or not? But I thought about it and -
they were just curious, they really didn't
know. I got it straightened out with them,
and [we're] fine now."
"Because we were supposed to chal-
lenge each other, we did," Kocz said. Her
quintessential memory of the hall is of
"staying up until 3 a.m. supposedly study-
ingJapanese or working on my poli sci or
writing a paper ... and instead finding
myself with all my might trying to pierce
through some other person's opinions
about something and just as avidly having
them trying to get me to see their point.
And, in the middle of the discussion, hav-
ing someone else coming in and saying,
'Hey we should go get apple pie,' and
walking three miles to the grocery store
in the middle of the night while still talk-
ing about politics and abortion or what-
ever.... Just that kind of willingness of
people to expound on their ideas and not
settle for you to just say 'I agree' or 'I
"Part of going to college is being
exposed to other ways of thinking and
areas that are outside of things that you're
specifically interested in," said Sammy
Banawan ' 98, who is now pursuing a doc-
torate in psychology at the University of
Georgia. "I came away from UNITAS not
taking anyone specific type oflearning
but a general open-mindedness when it
comes to many areas. It's like any type of
immersion course for a language."
Now, he said, "My friends look like a
Colors of Benneton ad."
An academic shift
Broad in-depth learning is built into
the structure of UNITAS, which this year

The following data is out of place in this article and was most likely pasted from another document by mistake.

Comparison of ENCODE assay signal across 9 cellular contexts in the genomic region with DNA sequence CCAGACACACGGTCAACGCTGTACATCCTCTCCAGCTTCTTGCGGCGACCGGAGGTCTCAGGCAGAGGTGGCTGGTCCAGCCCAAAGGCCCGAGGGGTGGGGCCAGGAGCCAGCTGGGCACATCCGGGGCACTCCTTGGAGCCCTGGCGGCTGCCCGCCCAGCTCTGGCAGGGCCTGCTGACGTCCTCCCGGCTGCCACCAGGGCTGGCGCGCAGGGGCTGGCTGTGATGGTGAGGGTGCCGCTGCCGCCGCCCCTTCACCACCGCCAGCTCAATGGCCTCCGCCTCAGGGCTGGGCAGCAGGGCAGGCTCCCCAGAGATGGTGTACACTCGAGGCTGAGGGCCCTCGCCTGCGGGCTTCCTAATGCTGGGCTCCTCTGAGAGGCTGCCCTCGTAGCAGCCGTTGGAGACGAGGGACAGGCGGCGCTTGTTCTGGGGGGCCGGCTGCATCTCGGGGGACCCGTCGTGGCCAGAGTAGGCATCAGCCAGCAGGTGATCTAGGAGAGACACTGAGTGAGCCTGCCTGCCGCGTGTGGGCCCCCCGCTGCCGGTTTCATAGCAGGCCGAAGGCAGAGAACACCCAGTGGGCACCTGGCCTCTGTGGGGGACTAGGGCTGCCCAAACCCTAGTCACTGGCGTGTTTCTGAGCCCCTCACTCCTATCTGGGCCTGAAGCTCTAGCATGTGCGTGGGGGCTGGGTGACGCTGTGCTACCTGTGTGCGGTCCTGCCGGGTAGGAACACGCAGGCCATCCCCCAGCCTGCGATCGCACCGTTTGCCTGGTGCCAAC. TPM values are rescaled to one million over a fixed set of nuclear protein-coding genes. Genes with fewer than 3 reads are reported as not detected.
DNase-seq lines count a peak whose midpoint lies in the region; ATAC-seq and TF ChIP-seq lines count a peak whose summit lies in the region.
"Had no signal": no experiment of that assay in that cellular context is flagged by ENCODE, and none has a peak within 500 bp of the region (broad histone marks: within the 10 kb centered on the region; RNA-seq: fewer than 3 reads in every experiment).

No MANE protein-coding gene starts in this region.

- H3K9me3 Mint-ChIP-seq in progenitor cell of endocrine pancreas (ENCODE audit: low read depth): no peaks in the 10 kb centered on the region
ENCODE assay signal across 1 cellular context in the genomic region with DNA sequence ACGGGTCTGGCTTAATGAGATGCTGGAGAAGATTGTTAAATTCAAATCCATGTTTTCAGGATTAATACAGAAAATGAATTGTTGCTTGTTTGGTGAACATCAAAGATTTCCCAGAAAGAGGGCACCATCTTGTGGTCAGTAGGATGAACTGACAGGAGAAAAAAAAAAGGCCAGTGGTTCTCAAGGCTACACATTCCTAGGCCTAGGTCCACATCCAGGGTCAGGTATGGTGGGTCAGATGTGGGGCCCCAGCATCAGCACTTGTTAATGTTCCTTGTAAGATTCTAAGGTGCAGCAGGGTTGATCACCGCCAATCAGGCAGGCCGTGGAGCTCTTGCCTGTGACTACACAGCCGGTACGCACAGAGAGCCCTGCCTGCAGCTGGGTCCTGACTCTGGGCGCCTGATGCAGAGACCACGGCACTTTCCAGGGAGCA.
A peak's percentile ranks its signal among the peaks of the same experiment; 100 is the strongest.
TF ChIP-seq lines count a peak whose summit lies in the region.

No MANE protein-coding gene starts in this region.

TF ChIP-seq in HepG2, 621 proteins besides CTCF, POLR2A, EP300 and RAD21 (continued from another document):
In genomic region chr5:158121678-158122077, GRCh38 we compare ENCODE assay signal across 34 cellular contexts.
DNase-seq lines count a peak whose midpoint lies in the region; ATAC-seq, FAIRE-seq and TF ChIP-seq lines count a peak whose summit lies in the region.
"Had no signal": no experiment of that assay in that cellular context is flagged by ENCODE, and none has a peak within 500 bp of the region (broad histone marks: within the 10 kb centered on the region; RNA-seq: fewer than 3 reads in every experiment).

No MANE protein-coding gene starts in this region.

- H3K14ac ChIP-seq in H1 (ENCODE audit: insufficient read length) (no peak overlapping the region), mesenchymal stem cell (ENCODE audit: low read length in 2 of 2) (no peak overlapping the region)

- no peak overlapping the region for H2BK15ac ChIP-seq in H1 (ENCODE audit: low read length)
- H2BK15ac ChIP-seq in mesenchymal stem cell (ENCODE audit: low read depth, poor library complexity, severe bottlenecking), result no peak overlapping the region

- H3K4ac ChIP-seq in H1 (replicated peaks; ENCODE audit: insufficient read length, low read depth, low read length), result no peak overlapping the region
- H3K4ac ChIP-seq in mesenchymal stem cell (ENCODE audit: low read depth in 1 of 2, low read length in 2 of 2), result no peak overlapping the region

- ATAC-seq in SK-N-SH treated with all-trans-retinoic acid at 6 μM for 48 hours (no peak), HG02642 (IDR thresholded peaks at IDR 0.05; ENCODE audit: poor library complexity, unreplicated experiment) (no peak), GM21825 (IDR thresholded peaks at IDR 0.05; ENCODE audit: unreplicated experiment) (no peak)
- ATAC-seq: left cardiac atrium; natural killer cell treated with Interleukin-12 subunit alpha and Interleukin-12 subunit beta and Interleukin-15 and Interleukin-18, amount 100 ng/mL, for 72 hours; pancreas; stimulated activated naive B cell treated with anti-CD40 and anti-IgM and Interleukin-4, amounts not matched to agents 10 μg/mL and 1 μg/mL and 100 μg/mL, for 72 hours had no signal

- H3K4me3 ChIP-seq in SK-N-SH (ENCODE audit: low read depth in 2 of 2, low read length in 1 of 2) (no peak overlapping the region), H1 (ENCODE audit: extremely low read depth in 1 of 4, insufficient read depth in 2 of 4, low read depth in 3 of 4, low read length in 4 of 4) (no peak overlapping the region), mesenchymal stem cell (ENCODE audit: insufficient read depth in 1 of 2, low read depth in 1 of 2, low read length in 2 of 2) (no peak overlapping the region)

underwent its first major transformation
since its inception.
moved from the
College of Arts and Sciences to what
many believed would be a more suitable
home for a program that focuses on the
culture ofdiversity: the anthropology
department. In addition, the 2X-hour
Tuesday night class, while still focusing on
readings, discussions and student presenta-
tions about theories and issues related to
diversity, has been changed from passlfail
to a graded course.
dents' research projects, adding a real-
world dimension to the experience.
"I feel like I've learned a lot-just liv-
ing with these people and being around
them. It's subtle,"Vanderpool said. Particu-
larly significant for him, he says, was
meeting two Bosnian refugees who lived
on the hall. "You see something bad that
happens on television and you go, 'Oh,
that's such a shanle,' and you change the
channel. And on the hall, you couldn't....
I see these people every day. It made it a
lot more personal thing to me."
Sometimes the most significant lessons
have nothing to do with any other group,
and everything to do with how students
see themselves .
"You expand the way you think about
the world and what you can do in the
world," said Viji Sathy ' 96. The daughter
of Indian in1migrants, Sathy grew up in
Fayetteville, and in her fan1ily there were
only three career options: lawyer, doctor
or engineer. She was pre-med when she
started in UNITAS but was increasingly
unsure that was what she wanted to do.
Living with people who were passionately
and vigorously pursuing many different
directions, and the intense, self-question-
ing environment helped her to focus her
interests. She now is pursuing a doctorate
Melina Selimbegovic and her family
fled bloodshed in Bosnia in 1993 for a life
in Charlotte, where her father had a
cousin. She started the eighth grade two
days after her arrival, speaking no English,
and said she felt like an outsider for years
afterward. A painter, Selimbegovic turned
down a scholarship to pursue the arts at
UNC-Asheville and is now a sophomore
at Carolina on a pre-dental track.
Although she felt much more at home in
America when she began college than she
had at first, Selimbegovic also had begun
to feel alienated from her religion, Islam.
She wondered how she could call herself
a Muslim if she didn't pray to Mecca five
times a day, and she had questions about
how her faith viewed the role of women.
Some of the images she painted, she
thought, might not meet the approval of
in this issue
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